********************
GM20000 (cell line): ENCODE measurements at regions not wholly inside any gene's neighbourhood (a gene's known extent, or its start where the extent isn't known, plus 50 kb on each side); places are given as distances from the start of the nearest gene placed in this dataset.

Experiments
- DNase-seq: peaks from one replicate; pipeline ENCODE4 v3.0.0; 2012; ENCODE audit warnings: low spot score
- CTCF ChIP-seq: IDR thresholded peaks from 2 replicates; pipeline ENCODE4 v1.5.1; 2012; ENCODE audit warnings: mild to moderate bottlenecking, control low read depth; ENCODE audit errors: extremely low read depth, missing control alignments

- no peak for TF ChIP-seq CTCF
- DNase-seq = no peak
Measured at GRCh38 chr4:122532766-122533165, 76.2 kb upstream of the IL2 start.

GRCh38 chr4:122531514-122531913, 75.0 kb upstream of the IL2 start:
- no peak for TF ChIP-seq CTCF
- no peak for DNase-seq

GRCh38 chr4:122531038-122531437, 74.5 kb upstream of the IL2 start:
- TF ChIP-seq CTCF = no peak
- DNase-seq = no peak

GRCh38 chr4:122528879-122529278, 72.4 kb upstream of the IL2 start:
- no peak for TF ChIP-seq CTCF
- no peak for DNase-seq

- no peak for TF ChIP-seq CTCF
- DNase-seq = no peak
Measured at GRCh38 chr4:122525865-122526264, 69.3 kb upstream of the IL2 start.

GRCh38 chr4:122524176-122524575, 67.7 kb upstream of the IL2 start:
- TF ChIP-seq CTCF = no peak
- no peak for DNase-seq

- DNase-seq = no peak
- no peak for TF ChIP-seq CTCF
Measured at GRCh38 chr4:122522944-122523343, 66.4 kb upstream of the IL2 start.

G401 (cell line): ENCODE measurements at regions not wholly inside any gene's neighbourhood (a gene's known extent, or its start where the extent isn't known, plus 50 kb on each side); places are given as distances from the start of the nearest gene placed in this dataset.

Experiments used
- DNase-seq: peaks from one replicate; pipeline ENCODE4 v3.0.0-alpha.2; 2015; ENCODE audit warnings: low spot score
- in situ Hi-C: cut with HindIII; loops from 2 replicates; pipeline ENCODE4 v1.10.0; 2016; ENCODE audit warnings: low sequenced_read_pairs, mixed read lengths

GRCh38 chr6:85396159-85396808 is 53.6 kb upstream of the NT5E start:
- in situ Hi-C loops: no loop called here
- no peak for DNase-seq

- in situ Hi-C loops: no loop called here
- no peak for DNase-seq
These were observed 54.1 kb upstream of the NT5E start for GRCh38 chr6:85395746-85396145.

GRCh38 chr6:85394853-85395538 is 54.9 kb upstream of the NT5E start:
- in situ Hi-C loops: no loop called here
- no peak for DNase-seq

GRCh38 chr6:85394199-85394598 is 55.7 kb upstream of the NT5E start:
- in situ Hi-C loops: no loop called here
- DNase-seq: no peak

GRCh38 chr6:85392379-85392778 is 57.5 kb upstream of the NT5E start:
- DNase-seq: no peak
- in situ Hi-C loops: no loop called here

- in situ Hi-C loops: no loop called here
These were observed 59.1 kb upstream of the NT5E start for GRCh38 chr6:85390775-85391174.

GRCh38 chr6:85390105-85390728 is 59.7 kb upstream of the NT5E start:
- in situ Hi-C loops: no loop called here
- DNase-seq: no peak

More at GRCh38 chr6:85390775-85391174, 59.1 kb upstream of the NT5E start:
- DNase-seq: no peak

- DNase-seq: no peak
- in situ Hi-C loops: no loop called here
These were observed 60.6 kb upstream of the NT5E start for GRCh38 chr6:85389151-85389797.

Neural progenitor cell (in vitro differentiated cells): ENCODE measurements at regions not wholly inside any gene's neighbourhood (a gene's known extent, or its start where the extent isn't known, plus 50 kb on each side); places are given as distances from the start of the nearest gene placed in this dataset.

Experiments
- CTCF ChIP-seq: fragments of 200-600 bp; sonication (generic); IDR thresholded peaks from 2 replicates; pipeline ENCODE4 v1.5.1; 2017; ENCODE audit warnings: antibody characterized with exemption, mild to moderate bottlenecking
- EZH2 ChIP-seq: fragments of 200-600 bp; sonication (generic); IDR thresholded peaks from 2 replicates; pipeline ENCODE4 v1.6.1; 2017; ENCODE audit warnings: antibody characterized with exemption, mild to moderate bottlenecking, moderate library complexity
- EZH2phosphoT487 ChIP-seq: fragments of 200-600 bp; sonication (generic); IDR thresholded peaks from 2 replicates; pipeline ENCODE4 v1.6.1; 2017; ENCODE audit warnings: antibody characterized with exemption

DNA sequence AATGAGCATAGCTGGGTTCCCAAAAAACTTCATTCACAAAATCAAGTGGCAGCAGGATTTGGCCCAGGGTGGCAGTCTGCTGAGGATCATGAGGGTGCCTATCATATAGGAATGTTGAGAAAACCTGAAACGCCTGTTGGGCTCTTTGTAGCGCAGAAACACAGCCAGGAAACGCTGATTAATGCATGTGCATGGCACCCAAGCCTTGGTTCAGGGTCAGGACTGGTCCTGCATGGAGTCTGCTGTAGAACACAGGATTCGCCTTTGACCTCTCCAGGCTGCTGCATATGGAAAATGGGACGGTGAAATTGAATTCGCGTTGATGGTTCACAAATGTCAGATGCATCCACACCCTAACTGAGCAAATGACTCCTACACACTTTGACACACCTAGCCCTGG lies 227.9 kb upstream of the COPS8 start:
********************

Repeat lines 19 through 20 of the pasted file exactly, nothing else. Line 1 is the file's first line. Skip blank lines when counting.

Measured at GRCh38 chr4:122525865-122526264, 69.3 kb upstream of the IL2 start.

GRCh38 chr4:122524176-122524575, 67.7 kb upstream of the IL2 start: